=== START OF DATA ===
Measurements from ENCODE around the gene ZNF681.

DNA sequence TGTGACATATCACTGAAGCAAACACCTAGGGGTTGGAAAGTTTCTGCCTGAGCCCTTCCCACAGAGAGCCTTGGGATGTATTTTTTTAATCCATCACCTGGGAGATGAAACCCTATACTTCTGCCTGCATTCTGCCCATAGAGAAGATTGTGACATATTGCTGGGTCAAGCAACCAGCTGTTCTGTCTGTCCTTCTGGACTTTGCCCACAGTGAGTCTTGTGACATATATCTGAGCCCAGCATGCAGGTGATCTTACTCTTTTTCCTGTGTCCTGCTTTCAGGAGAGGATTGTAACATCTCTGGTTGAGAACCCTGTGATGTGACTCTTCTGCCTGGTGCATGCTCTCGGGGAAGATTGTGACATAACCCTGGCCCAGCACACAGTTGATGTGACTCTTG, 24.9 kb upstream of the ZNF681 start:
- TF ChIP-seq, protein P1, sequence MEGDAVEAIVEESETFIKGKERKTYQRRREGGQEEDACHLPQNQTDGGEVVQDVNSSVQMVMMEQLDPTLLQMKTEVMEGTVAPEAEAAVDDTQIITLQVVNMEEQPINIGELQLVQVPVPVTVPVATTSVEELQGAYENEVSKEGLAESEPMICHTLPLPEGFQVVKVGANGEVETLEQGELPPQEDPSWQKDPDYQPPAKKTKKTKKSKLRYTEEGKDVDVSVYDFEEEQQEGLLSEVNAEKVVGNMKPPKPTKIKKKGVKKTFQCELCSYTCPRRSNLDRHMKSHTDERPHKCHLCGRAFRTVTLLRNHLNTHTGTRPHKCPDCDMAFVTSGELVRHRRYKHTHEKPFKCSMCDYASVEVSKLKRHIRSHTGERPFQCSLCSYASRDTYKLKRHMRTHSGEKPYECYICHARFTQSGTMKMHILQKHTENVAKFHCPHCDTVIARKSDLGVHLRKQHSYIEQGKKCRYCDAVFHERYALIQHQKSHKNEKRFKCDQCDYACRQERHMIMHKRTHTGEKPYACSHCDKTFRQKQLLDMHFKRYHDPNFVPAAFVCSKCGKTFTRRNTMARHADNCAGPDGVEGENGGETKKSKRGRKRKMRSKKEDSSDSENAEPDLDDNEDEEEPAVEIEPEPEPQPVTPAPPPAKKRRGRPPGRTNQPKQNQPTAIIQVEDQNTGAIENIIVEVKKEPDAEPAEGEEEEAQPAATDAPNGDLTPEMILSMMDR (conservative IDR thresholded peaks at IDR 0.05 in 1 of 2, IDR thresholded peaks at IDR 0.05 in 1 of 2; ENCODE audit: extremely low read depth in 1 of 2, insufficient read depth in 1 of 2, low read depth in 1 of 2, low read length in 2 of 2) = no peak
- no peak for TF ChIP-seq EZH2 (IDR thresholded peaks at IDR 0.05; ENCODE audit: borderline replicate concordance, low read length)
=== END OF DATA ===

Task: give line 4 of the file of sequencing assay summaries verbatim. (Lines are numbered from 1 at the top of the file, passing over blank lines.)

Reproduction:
- no peak for TF ChIP-seq EZH2 (IDR thresholded peaks at IDR 0.05; ENCODE audit: borderline replicate concordance, low read length)